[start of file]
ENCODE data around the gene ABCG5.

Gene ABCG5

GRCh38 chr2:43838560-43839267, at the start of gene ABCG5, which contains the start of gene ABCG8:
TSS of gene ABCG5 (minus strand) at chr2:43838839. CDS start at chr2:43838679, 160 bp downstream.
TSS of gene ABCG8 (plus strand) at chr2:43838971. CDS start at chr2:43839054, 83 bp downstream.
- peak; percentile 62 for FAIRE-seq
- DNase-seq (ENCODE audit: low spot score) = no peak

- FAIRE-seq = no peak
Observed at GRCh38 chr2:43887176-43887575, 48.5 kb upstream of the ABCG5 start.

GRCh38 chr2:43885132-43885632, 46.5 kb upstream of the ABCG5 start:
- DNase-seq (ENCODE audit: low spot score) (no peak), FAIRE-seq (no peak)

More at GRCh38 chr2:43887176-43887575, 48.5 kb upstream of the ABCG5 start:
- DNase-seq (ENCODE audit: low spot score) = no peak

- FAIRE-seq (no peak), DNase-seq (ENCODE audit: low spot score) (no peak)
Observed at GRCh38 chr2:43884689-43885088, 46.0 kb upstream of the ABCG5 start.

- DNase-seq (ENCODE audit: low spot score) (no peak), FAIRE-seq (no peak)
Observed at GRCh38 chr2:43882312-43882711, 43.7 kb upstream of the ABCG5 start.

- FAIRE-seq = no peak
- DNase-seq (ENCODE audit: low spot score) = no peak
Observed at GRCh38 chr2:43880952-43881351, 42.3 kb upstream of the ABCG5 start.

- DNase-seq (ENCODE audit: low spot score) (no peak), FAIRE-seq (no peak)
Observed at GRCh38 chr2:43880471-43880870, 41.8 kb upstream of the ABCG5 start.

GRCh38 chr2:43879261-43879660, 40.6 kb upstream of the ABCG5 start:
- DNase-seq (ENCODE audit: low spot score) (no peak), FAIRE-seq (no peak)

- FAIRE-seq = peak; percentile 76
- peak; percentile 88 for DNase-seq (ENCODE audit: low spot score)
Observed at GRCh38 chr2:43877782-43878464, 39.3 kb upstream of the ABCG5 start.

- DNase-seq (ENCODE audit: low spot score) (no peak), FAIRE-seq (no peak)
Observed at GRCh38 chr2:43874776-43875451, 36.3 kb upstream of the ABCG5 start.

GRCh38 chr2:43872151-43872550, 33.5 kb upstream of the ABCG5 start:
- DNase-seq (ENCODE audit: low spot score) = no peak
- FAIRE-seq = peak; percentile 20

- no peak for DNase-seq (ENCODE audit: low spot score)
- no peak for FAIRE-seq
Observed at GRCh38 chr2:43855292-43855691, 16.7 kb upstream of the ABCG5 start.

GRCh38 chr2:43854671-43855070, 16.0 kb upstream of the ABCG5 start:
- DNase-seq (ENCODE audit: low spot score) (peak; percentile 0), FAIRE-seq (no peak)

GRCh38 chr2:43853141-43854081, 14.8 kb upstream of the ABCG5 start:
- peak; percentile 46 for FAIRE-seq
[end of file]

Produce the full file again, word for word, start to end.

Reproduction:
ENCODE data around the gene ABCG5.

Gene ABCG5

GRCh38 chr2:43838560-43839267, at the start of gene ABCG5, which contains the start of gene ABCG8:
TSS of gene ABCG5 (minus strand) at chr2:43838839. CDS start at chr2:43838679, 160 bp downstream.
TSS of gene ABCG8 (plus strand) at chr2:43838971. CDS start at chr2:43839054, 83 bp downstream.
- peak; percentile 62 for FAIRE-seq
- DNase-seq (ENCODE audit: low spot score) = no peak

- FAIRE-seq = no peak
Observed at GRCh38 chr2:43887176-43887575, 48.5 kb upstream of the ABCG5 start.

GRCh38 chr2:43885132-43885632, 46.5 kb upstream of the ABCG5 start:
- DNase-seq (ENCODE audit: low spot score) (no peak), FAIRE-seq (no peak)

More at GRCh38 chr2:43887176-43887575, 48.5 kb upstream of the ABCG5 start:
- DNase-seq (ENCODE audit: low spot score) = no peak

- FAIRE-seq (no peak), DNase-seq (ENCODE audit: low spot score) (no peak)
Observed at GRCh38 chr2:43884689-43885088, 46.0 kb upstream of the ABCG5 start.

- DNase-seq (ENCODE audit: low spot score) (no peak), FAIRE-seq (no peak)
Observed at GRCh38 chr2:43882312-43882711, 43.7 kb upstream of the ABCG5 start.

- FAIRE-seq = no peak
- DNase-seq (ENCODE audit: low spot score) = no peak
Observed at GRCh38 chr2:43880952-43881351, 42.3 kb upstream of the ABCG5 start.

- DNase-seq (ENCODE audit: low spot score) (no peak), FAIRE-seq (no peak)
Observed at GRCh38 chr2:43880471-43880870, 41.8 kb upstream of the ABCG5 start.

GRCh38 chr2:43879261-43879660, 40.6 kb upstream of the ABCG5 start:
- DNase-seq (ENCODE audit: low spot score) (no peak), FAIRE-seq (no peak)

- FAIRE-seq = peak; percentile 76
- peak; percentile 88 for DNase-seq (ENCODE audit: low spot score)
Observed at GRCh38 chr2:43877782-43878464, 39.3 kb upstream of the ABCG5 start.

- DNase-seq (ENCODE audit: low spot score) (no peak), FAIRE-seq (no peak)
Observed at GRCh38 chr2:43874776-43875451, 36.3 kb upstream of the ABCG5 start.

GRCh38 chr2:43872151-43872550, 33.5 kb upstream of the ABCG5 start:
- DNase-seq (ENCODE audit: low spot score) = no peak
- FAIRE-seq = peak; percentile 20

- no peak for DNase-seq (ENCODE audit: low spot score)
- no peak for FAIRE-seq
Observed at GRCh38 chr2:43855292-43855691, 16.7 kb upstream of the ABCG5 start.

GRCh38 chr2:43854671-43855070, 16.0 kb upstream of the ABCG5 start:
- DNase-seq (ENCODE audit: low spot score) (peak; percentile 0), FAIRE-seq (no peak)

GRCh38 chr2:43853141-43854081, 14.8 kb upstream of the ABCG5 start:
- peak; percentile 46 for FAIRE-seq